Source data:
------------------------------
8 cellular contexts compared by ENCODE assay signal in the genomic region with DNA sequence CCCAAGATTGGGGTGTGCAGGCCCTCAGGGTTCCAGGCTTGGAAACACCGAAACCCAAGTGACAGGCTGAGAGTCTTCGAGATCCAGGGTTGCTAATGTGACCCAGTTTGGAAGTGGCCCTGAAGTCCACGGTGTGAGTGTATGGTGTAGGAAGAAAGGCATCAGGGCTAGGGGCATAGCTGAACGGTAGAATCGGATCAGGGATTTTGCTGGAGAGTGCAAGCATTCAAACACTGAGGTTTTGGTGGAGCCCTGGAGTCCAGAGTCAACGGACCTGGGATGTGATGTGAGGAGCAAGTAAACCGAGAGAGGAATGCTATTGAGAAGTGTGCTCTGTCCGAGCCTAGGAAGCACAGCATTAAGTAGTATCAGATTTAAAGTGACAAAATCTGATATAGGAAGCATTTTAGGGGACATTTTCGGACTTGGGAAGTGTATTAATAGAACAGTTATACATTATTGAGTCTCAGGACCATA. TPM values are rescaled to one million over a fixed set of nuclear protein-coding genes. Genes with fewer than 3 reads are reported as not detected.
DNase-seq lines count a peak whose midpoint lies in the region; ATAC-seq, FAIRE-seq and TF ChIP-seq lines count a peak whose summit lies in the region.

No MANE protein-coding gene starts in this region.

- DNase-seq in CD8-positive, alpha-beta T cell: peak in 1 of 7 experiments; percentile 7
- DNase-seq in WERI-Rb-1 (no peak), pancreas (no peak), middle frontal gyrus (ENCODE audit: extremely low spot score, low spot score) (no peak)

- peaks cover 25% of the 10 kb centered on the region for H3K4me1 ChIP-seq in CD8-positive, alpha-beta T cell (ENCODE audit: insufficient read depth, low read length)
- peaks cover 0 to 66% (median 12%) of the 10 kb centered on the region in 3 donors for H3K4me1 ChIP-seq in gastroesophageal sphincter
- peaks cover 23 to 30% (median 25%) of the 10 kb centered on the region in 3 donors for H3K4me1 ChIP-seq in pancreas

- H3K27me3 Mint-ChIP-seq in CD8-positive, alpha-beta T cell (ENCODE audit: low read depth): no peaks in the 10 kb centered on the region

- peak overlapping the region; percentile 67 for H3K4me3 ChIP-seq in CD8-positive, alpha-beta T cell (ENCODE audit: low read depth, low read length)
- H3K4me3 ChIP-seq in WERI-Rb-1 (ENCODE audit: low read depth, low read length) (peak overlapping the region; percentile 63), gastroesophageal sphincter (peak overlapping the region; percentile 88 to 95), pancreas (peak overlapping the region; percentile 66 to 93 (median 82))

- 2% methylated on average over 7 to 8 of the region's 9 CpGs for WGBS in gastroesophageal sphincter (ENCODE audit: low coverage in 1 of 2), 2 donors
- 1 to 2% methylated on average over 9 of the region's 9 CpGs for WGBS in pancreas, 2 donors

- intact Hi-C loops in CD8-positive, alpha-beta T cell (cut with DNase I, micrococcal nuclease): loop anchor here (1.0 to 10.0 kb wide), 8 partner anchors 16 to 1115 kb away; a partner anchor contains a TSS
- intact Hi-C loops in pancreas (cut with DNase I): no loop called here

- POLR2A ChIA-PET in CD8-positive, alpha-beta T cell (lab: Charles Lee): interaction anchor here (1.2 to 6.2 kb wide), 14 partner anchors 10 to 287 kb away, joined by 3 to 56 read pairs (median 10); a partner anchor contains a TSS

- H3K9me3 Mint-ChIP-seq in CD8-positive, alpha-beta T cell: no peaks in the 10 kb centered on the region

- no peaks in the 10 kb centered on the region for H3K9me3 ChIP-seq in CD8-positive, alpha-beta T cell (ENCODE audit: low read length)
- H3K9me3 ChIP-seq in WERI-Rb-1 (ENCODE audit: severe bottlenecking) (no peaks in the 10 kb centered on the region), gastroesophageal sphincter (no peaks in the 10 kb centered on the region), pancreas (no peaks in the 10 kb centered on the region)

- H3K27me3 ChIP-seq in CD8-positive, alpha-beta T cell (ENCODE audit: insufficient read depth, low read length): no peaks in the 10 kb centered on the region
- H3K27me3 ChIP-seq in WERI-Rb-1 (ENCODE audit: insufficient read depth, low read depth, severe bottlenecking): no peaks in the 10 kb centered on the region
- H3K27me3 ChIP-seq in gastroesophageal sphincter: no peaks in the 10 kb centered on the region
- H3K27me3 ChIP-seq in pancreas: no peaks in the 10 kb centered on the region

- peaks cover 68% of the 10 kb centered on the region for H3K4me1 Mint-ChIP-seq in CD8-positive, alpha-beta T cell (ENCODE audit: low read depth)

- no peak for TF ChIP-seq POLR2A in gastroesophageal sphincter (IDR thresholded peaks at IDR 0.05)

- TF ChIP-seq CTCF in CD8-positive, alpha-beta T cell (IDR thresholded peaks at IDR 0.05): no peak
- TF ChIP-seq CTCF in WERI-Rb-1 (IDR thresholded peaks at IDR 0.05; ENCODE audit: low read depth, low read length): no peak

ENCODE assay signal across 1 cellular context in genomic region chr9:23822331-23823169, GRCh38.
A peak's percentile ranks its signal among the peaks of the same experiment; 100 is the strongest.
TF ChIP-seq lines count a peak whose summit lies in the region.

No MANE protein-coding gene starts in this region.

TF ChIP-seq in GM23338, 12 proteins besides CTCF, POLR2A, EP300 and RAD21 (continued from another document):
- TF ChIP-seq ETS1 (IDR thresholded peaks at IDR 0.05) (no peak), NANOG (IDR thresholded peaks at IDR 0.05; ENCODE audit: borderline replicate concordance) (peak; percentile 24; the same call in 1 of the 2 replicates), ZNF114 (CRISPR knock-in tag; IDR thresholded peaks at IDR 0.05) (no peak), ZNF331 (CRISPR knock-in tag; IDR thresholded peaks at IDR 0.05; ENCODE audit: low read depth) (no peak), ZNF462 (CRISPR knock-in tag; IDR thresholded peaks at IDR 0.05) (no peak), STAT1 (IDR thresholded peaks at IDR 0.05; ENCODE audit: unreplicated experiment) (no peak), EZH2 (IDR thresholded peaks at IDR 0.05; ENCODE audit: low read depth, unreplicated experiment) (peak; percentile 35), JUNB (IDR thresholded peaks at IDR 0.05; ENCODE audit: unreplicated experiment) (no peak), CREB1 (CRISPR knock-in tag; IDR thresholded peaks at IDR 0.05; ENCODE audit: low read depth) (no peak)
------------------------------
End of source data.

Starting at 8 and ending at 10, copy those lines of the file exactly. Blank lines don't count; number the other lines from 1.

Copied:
- peaks cover 23 to 30% (median 25%) of the 10 kb centered on the region in 3 donors for H3K4me1 ChIP-seq in pancreas

- H3K27me3 Mint-ChIP-seq in CD8-positive, alpha-beta T cell (ENCODE audit: low read depth): no peaks in the 10 kb centered on the region

- peak overlapping the region; percentile 67 for H3K4me3 ChIP-seq in CD8-positive, alpha-beta T cell (ENCODE audit: low read depth, low read length)